Thursday, November 15, 2012
I write a lot of short stories. Some of them work, some don't.
Some time ago I started a short story about an injured man who was led to safety by a pig. (It was set in Texas, of course.)
But it wasn't working. Too much of the story was just a lost man with an injured ankle hobbling along after a pig in a storm. That part of the story wasn't really interesting.
So I put the story away and forgot about it.
The other day, I was listening to a radio interview with neurologist and author Oliver Sacks. He was plugging his new book, titled Hallucinations.
Sacks noted how people in extreme peril sometimes hear a voice giving them advice. Sacks himself once experienced this.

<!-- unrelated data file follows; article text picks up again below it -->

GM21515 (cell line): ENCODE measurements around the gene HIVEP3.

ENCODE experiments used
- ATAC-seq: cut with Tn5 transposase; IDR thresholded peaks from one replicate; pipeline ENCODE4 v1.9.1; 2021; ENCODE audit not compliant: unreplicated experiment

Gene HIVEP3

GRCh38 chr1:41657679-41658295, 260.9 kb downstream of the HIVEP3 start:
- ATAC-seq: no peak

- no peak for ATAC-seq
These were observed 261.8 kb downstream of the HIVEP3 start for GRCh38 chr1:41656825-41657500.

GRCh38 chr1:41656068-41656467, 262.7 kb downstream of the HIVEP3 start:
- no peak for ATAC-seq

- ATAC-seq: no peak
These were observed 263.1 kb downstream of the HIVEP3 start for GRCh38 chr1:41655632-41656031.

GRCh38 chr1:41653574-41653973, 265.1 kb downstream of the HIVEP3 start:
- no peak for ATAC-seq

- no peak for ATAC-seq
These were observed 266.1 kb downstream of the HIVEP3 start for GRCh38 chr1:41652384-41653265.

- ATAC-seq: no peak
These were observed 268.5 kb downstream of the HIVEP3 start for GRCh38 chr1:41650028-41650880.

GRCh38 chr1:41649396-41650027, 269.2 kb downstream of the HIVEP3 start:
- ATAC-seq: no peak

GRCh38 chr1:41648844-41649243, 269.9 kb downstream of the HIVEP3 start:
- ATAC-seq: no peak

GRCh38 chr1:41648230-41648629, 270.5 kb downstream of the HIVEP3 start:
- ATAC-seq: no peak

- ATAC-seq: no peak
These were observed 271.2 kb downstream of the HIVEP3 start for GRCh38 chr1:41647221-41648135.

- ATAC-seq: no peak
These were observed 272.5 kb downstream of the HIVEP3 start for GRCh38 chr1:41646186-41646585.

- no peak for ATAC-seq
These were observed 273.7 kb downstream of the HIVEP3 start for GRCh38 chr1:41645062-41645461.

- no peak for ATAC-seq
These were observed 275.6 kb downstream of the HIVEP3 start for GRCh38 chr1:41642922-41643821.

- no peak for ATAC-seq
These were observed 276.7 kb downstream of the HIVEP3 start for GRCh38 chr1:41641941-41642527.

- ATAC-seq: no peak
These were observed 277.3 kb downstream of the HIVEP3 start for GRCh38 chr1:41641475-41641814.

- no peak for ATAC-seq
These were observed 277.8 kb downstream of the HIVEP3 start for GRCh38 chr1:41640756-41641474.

And it hit me: THAT was how I could make the long trudge interesting! The PIG would TALK!
(Or, more precisely, the injured narrator would assume the voice came from the pig. I love what writers call "unreliable narrators.")
So I brought up the story, and made the pig talk, telling the injured man to keep moving. Since the narrator is a good ol' boy from Texas, he imagines the pig talking like an educated Yankee. (He says, "the damn pig sounded like Thurston Howell III from 'Gilligan's Island.'")
As far as I can tell, it works. I'll find out once I bring it to one of my critique groups. Thanks, Oliver Sacks!